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Last Updated: Monday, 2 January 2006, 14:03 GMT
Works of art destroyed in blaze
Exterior of building
The fire destroyed the drawing room at the Linklaters' home
Tens of thousands of pounds worth of art and antiquarian books have been lost in a New Year house fire.

The blaze at the Edinburgh home of former Scotsman editor Magnus Linklater destroyed works by artists including Samuel Peploe and William MacTaggart.

The fire, in a drawing room, was thought to have started in Christmas tree lights as Mr Linklater and his wife Veronica hosted a party.

Four of the nine occupants were rescued from the A-listed house by fire crews.

Mr Linklater, who is also a former Scottish Arts Council chairman, was treated in hospital for smoke inhalation and minor burns to his hands but was discharged shortly afterwards.

It is truly awful. The fire spread with such speed, blowing out the windows of the drawing room
Magnus Linklater

The fire broke out at 0120 GMT on Sunday in the couple's Georgian townhouse in Drummond Place.

Mr Linklater, who edited The Scotsman from 1988 to 1994, told the paper the cost of the ruined artwork alone could be about 100,000.

"I keep on remembering more and more things that are lost," he said.

"It is truly awful. The fire spread with such speed, blowing out the windows of the drawing room.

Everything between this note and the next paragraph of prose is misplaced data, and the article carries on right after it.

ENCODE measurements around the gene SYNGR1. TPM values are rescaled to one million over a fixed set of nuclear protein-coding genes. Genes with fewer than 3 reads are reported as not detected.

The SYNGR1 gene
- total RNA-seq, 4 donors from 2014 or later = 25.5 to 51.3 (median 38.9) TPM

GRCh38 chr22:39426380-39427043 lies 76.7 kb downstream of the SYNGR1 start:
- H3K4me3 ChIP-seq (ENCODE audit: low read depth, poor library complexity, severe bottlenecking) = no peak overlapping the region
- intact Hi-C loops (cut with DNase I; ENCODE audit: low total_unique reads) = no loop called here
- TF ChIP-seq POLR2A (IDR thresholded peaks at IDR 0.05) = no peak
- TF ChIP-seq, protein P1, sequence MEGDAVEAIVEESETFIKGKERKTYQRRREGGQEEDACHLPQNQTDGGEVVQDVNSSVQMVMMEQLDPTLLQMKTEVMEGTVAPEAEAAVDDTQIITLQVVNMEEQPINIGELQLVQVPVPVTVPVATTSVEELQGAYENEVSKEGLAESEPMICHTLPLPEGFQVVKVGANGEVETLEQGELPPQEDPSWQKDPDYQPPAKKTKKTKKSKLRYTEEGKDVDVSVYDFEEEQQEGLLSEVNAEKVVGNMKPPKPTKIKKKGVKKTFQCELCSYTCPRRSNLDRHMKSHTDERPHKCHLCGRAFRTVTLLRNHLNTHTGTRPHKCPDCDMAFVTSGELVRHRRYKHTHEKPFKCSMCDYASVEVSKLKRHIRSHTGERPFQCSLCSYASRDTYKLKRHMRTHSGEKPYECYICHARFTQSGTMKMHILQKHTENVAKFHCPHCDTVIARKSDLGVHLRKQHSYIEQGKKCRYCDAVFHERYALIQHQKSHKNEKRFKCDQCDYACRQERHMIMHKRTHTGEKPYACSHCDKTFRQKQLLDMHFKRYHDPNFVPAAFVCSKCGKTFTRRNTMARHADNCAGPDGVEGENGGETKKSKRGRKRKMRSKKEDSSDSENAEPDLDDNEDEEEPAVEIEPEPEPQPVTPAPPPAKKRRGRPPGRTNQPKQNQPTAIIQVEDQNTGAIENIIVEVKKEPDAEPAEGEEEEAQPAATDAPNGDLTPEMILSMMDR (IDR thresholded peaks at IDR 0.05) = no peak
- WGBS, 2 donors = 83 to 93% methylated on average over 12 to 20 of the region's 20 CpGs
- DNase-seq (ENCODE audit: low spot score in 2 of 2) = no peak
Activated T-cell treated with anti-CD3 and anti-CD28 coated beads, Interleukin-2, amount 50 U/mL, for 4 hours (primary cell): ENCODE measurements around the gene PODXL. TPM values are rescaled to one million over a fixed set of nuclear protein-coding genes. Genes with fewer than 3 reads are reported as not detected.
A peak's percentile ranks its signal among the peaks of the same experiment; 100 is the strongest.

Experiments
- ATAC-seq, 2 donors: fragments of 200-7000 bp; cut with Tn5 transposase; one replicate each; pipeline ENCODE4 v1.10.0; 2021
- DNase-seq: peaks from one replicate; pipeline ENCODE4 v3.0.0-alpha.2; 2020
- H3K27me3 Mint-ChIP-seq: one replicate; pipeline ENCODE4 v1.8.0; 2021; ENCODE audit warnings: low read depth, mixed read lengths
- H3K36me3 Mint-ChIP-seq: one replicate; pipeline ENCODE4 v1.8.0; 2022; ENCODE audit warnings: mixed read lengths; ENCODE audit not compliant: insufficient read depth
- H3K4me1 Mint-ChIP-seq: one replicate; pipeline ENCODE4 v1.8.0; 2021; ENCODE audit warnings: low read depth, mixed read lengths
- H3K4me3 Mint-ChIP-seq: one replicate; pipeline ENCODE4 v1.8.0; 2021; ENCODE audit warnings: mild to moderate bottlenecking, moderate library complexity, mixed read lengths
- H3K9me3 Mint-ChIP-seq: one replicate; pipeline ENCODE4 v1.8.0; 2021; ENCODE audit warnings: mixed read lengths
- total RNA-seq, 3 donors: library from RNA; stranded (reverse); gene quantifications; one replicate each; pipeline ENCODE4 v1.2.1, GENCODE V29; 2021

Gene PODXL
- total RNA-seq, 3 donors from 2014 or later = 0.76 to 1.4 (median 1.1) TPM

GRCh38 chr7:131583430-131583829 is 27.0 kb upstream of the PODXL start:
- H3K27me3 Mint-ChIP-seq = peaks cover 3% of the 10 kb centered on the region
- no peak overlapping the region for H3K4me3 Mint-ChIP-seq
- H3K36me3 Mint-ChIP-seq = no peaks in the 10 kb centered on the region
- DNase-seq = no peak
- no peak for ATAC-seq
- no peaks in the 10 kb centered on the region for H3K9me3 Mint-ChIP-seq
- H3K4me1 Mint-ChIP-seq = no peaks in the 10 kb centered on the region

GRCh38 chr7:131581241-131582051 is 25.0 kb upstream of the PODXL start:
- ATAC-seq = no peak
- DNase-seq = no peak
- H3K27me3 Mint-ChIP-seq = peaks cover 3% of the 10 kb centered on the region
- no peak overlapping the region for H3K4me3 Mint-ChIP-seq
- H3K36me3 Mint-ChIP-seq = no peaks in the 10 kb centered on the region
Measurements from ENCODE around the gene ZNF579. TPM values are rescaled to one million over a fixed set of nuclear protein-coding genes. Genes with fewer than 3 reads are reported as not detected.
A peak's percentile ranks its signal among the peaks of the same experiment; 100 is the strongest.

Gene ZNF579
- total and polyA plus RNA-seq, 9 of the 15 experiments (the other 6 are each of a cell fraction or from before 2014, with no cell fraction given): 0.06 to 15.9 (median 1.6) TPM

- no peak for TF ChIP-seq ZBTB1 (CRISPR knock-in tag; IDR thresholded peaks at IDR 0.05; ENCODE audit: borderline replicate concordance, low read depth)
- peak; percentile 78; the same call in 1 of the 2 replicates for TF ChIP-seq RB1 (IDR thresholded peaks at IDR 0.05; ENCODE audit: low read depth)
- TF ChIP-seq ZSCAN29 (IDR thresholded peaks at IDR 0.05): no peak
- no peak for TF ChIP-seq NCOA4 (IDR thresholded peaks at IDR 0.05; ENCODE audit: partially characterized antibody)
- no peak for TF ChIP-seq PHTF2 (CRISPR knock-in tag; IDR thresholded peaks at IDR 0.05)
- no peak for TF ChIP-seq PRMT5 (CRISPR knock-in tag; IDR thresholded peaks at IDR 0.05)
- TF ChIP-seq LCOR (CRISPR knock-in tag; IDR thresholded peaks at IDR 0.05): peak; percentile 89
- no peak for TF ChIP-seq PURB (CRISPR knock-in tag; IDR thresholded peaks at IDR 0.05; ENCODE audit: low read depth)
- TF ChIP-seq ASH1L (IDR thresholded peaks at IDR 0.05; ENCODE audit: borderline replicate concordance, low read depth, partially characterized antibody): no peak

"My wife noticed the flames first and within seconds the whole tree was on fire.

"The fire brigade guided us out through the smoke and falling glass."

Magnus Linklater
Mr Linklater said irreplaceable works were lost

A prized collection of antiquarian books - including a rare edition of works by Sir Walter Scott and a complete collection of the writings of Rudyard Kipling - was destroyed.

Mr Linklater said the destruction of irreplaceable bound manuscripts of books by his father, Eric Linklater, was "a devastating loss".

About 25 firefighters from Lothian and Borders Fire and Rescue Service tackled the blaze in a four-hour operation.

Although the fire was confined to the drawing room, other parts of the three-storey property suffered smoke and water damage.

Paul Stirton, a senior lecturer in the history of art at Glasgow University, told The Scotsman: "In cultural terms, Mr Linklater's collection is priceless, to some extent. The fact that they have gone is a great loss."

See why the collection was so important

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